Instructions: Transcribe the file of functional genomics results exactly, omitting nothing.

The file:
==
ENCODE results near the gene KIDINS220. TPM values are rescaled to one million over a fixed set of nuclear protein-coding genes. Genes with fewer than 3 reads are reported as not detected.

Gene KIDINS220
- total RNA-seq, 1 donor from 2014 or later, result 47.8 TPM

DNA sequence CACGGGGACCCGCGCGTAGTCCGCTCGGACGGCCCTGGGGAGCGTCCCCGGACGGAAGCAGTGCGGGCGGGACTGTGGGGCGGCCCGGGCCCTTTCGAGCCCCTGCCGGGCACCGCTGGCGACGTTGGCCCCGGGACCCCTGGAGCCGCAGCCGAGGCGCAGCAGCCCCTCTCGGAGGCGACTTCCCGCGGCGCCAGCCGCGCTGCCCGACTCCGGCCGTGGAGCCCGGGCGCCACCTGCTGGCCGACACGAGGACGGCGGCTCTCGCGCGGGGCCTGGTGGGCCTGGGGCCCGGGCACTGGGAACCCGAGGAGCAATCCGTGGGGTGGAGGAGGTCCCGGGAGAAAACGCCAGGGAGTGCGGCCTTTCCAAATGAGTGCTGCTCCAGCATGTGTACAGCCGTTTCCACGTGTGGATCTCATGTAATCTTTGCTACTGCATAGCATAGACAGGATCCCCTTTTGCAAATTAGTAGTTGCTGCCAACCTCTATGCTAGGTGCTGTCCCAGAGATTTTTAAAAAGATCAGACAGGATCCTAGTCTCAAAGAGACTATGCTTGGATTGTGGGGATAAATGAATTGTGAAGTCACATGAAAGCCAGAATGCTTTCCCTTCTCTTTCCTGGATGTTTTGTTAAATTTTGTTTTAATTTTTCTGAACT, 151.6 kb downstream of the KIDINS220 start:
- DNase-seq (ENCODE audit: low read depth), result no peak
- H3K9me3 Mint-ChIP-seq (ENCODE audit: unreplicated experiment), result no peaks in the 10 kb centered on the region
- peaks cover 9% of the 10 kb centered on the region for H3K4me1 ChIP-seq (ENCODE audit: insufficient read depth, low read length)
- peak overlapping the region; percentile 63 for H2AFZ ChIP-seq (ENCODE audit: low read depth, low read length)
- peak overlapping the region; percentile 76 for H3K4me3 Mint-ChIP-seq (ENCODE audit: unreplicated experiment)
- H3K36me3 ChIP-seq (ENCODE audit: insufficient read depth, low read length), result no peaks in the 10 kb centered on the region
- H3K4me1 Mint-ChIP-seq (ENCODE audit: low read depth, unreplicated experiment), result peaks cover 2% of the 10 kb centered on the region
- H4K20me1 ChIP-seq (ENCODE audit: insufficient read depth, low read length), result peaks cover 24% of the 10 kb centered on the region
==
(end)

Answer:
ENCODE results near the gene KIDINS220. TPM values are rescaled to one million over a fixed set of nuclear protein-coding genes. Genes with fewer than 3 reads are reported as not detected.

Gene KIDINS220
- total RNA-seq, 1 donor from 2014 or later, result 47.8 TPM

DNA sequence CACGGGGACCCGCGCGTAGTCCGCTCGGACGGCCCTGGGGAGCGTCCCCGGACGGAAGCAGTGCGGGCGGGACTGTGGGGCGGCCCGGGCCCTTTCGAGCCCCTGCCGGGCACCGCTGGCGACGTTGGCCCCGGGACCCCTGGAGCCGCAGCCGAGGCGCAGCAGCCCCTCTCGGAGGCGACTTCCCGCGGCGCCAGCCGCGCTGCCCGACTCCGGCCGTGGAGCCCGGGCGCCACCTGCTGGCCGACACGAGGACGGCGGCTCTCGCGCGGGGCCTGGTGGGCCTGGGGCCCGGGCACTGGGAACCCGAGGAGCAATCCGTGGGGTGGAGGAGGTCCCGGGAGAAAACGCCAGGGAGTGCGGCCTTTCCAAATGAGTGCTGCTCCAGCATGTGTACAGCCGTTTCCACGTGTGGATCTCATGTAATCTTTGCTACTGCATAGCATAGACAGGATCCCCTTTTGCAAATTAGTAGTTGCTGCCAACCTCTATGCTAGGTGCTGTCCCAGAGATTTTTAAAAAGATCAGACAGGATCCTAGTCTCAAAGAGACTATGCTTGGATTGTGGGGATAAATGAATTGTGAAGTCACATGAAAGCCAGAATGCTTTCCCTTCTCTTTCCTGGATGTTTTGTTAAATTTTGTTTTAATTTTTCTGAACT, 151.6 kb downstream of the KIDINS220 start:
- DNase-seq (ENCODE audit: low read depth), result no peak
- H3K9me3 Mint-ChIP-seq (ENCODE audit: unreplicated experiment), result no peaks in the 10 kb centered on the region
- peaks cover 9% of the 10 kb centered on the region for H3K4me1 ChIP-seq (ENCODE audit: insufficient read depth, low read length)
- peak overlapping the region; percentile 63 for H2AFZ ChIP-seq (ENCODE audit: low read depth, low read length)
- peak overlapping the region; percentile 76 for H3K4me3 Mint-ChIP-seq (ENCODE audit: unreplicated experiment)
- H3K36me3 ChIP-seq (ENCODE audit: insufficient read depth, low read length), result no peaks in the 10 kb centered on the region
- H3K4me1 Mint-ChIP-seq (ENCODE audit: low read depth, unreplicated experiment), result peaks cover 2% of the 10 kb centered on the region
- H4K20me1 ChIP-seq (ENCODE audit: insufficient read depth, low read length), result peaks cover 24% of the 10 kb centered on the region